Kamala Harris has a complicated record, but her zeal to support abortion and attack its opponents has been consistent
Culture Children's Books
Daniel D. Maurer
Children reading this graphic novel can imagine what it would have been like to be a son or daughter of Martin Luther, who throughout it tells the story of the Reformation. The book attempts to apply the teachings of Jesus and Luther to problems children face, such as sibling rivalry. Both the plot and the text-heavy comic illustrations are sometimes hard to follow. The book includes a retelling of the death of Luther’s daughter Magdalena that could be distressing for some children.
Another graphic novel, Luther, puts the Reformer’s biography in geopolitical context. The drawings capture the conflict, emotion, and danger Luther faced as he challenged Pope Leo X. The sharp writing makes the story of a monk penning letters and preaching sermons seem like an action-adventure. Readers not only get an introduction to Luther’s theology but also a better understanding of how much it cost Luther to stand up for Scripture. Because of some mildly crude language and descriptions of the sins du jour in the Middle Ages, this book is best for older kids and adults who enjoy a good comic.
The Life of Martin Luther
This pop-up book introduces children to the milestones of Luther’s biography with colorful, fun illustrations. Each page brings to life a scene from the story, including Luther’s famous encounter with God in a storm, his trial before the Holy Roman emperor, and his flight to Wartburg Castle. Parents or teachers would find The Life of Martin Luther a good bedtime story or prop for a Sunday school lesson.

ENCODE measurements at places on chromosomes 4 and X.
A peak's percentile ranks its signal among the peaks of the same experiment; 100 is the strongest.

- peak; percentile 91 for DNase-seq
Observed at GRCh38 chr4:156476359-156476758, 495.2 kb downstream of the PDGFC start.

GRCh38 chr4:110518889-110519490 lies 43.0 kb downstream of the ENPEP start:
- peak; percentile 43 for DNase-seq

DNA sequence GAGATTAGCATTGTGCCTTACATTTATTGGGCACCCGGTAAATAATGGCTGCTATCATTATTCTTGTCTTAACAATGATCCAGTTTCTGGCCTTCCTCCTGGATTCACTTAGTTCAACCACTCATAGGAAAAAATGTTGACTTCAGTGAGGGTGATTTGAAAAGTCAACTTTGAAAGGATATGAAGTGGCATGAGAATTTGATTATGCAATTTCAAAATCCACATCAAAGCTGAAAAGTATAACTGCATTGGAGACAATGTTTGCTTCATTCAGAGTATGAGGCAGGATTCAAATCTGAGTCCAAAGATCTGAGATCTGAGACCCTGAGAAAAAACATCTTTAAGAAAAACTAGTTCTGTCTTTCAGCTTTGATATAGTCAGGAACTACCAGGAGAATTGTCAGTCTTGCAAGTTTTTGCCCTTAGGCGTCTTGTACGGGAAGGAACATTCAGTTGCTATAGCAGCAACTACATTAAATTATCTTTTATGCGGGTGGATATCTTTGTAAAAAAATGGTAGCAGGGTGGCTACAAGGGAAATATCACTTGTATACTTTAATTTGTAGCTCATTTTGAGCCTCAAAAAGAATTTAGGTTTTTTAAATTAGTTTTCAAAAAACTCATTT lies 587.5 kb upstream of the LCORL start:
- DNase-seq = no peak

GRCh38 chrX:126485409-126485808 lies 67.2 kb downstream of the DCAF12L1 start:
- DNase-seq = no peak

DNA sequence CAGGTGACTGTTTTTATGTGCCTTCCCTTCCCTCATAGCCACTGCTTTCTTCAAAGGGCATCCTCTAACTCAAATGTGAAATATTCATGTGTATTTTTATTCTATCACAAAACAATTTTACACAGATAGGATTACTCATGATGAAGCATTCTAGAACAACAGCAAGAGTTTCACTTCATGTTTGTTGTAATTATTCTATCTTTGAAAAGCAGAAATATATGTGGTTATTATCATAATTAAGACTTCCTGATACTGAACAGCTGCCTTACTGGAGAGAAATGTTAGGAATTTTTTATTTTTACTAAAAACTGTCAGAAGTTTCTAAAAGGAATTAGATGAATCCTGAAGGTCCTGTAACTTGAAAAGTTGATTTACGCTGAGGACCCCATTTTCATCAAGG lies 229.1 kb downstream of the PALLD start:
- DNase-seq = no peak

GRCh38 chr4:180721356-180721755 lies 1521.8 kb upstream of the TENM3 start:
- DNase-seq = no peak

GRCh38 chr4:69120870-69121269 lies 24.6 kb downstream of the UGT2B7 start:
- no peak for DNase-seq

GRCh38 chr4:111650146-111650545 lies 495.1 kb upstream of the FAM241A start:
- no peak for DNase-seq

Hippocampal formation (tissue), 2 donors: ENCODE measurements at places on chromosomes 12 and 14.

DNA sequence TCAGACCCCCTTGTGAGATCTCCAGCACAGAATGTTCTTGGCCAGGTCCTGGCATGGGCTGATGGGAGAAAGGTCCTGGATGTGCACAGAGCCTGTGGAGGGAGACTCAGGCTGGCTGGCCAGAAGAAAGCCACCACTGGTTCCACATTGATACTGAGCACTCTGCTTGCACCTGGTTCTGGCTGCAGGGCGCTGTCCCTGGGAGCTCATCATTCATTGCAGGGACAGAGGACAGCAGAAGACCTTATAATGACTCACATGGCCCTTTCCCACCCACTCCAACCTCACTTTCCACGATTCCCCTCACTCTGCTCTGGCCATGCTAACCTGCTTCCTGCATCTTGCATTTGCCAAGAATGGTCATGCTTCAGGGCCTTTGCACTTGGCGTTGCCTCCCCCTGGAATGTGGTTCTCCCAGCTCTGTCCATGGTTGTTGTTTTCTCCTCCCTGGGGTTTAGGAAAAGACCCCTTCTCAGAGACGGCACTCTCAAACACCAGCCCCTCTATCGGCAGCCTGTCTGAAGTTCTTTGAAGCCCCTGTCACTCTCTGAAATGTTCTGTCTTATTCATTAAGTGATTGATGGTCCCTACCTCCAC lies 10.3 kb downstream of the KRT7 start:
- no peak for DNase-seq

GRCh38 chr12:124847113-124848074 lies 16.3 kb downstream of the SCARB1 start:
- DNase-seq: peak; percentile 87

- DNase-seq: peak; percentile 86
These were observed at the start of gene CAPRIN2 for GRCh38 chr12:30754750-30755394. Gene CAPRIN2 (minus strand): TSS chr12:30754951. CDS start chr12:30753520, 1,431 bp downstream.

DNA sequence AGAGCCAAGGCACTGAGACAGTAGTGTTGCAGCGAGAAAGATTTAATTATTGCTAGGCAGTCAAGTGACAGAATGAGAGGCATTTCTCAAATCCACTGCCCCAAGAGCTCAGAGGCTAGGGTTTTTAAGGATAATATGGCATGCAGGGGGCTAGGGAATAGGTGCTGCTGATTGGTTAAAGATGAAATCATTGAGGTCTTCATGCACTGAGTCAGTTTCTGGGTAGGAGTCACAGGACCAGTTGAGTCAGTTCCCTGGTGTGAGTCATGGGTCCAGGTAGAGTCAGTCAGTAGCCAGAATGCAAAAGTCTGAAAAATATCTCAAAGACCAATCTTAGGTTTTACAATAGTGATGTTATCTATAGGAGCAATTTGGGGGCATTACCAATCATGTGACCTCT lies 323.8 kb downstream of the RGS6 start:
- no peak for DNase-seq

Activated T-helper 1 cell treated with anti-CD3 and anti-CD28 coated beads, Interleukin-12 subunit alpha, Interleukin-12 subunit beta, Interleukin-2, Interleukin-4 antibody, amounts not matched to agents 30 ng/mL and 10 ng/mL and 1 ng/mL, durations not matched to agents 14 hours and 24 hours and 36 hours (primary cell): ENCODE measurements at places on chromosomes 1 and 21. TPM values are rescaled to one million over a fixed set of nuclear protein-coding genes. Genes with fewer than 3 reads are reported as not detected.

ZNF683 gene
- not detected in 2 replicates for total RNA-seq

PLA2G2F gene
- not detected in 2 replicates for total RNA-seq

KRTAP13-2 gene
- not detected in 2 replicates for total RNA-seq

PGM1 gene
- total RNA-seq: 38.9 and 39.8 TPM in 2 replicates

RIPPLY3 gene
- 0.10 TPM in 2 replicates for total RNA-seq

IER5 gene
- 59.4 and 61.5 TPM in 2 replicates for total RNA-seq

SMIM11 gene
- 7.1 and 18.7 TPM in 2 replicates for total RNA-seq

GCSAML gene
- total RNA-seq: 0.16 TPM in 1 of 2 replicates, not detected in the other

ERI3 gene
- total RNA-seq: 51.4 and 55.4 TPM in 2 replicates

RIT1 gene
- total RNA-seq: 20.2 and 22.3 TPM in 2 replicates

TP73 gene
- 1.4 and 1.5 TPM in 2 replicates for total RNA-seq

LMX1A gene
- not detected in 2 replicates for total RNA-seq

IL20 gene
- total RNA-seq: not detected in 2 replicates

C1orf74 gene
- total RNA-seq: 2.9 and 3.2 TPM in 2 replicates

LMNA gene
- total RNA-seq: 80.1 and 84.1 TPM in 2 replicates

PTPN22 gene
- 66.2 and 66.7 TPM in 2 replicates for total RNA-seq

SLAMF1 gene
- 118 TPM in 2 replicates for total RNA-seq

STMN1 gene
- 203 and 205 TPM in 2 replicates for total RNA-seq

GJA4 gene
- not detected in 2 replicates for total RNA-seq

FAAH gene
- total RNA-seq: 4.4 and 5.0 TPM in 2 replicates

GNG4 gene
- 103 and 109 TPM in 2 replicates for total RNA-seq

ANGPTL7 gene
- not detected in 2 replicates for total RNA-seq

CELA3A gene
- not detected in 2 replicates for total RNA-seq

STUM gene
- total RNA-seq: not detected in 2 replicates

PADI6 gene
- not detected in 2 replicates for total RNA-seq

When Lightning Struck! The Story of Martin Luther
A new novelization of Luther’s life takes an in-depth look at the relationships that shaped Luther and his internal struggles with sin and the devil. Though many of the conversations Luther has with others and with God are imagined, author Danika Cooley strives for accuracy by using quotes from Luther’s writings in the dialogue. The pace of the novel slows at times and might fail to keep the interest of the adolescents for whom it was written. But unlike other Luther biographies for youth, this one addresses his weaknesses such as explosive anger, depression, and his alienating Jews and other Reformers.
Martin Luther was the first of many devoted Christ-followers who worked to reform the church, and in Reformation ABCs (Crossway, 2017) Stephen J. Nichols and Ned Bustard introduce the cloud of witnesses who surrounded and came after him. This mini-encyclopedia also teaches about important places and symbols from the Reformation. Short, staccato sentences, brightly colored pages, and cartoony drawings make it great for family devotions or upper-elementary readers.
Reformation ABCs also helps children understand why the Reformation matters to them: “Martin Luther once said that if the Reformers didn’t teach all the children the truth of the Bible, all their work would go to waste.” The letter Y stands for “You” and challenges readers to become the next reformers. Luther also taught that parents, especially fathers, were responsible for faith formation in children. To that end, some of the best children’s publications about the Reformation are those written hundreds of years ago by the Reformers themselves. Luther’s Small Catechism and the Westminster Shorter Catechism were both intended for families to help children learn the building blocks of faith. —L.L.